The Christian who wishes not to be “of the world,” must come to terms with the fact that he will in significant ways engage with culture and deal with sin in the congregation he belongs to.  Even those Christians that are the most withdrawn from the world, like the Amish or a monastic community, will engage with the culture and the opposition to Christ and His Church in it. They cannot seal themselves off from culture. They will also struggle with their own sin. Therefore, Christians must come to terms with culture and with how to live in and with it.  But also, Christians must avoid fraternizing too closely with culture such that we become indistinguishable from the world, as some denominations have done in recent times.  The Church itself is a culture that opposes the world.

The Church recognizes that culture should be subservient to the Lordship of Christ.  The Church neither completely withdraws from culture, nor capitulates to it.  To do either would cause great harm to her life in the world that is her mission field.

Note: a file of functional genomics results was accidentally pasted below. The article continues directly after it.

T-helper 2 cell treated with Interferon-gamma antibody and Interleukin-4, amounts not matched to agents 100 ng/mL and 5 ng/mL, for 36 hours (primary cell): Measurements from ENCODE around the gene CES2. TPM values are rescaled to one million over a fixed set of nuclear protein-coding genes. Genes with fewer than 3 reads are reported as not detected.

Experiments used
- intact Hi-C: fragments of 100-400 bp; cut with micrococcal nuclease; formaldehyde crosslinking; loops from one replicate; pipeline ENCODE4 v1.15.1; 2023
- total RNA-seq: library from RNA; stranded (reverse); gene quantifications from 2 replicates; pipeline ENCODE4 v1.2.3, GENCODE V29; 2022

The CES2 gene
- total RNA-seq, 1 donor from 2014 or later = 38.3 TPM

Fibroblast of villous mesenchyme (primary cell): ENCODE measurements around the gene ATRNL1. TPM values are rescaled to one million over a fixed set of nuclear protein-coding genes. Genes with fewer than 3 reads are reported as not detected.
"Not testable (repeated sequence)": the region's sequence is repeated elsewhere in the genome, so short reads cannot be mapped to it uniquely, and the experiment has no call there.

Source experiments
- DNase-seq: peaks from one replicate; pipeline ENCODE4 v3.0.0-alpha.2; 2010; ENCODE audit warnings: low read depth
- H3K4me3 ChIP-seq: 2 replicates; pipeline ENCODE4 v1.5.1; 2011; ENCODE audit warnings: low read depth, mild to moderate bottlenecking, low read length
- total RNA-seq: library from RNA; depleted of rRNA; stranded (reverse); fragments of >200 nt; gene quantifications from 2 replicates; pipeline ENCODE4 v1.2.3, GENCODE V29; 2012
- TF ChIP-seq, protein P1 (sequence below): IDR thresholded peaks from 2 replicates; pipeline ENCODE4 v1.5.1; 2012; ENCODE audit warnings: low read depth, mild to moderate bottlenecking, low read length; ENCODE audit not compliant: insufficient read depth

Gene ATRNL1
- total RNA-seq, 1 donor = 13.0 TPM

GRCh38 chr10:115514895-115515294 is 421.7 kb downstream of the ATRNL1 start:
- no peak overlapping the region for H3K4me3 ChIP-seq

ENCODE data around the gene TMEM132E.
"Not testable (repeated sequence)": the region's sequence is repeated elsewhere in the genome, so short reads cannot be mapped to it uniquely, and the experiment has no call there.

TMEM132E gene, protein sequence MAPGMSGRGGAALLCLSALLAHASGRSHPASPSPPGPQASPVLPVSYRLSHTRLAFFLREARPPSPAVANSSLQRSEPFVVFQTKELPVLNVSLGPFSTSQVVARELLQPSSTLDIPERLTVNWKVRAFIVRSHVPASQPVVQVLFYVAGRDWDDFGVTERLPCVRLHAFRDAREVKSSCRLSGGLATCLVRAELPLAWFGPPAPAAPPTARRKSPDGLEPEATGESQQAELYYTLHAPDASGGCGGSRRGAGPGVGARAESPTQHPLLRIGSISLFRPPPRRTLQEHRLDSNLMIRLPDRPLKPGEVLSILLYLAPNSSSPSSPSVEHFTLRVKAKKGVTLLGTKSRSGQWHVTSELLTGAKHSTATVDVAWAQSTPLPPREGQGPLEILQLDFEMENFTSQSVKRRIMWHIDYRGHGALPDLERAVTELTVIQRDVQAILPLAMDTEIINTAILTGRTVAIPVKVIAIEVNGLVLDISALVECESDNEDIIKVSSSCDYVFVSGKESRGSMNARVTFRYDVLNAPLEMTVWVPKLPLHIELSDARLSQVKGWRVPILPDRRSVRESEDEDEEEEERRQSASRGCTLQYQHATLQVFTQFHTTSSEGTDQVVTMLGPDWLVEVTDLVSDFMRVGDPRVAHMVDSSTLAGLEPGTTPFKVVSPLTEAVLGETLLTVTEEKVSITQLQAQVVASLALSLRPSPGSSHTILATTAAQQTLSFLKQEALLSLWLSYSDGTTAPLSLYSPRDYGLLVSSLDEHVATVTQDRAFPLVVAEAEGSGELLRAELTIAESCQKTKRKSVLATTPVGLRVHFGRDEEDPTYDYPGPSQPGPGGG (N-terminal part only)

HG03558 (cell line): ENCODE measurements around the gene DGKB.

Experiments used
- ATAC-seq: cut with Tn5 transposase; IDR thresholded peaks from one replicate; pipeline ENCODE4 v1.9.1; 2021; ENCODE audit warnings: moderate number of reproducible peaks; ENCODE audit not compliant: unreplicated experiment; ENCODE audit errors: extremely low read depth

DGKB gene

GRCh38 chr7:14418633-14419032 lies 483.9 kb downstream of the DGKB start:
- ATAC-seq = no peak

Most Christians live in an uneasy paradox, seeking the grace of perserverance against the world and asking Christ to sustain us through our interaction with it. Culture is fallen, yet impossible to avoid. Although culture is subject to the Fall, it is an overstatement to suggest that it is entirely corrupted by the Fall, that it is entirely evil to the extent that Christians may not participate in it at all. It serves as a medium through which the Gospel is communicated to those outside the Church.  Through the ages goodness and virtue have been described and sought in cultures by philosophers, poets, theologians, and others.  In The Divine Comedy Virgil, the pagan Roman, is chosen to guide Dante along part of the way to heaven.

The Church and Christians need to have a reasonable and sober view that recognizes that culture is essentially human and is good in its origination, yet is also a result of the Fall.  We must use our faith as a guide to decide how, when, and where to participate and not to participate.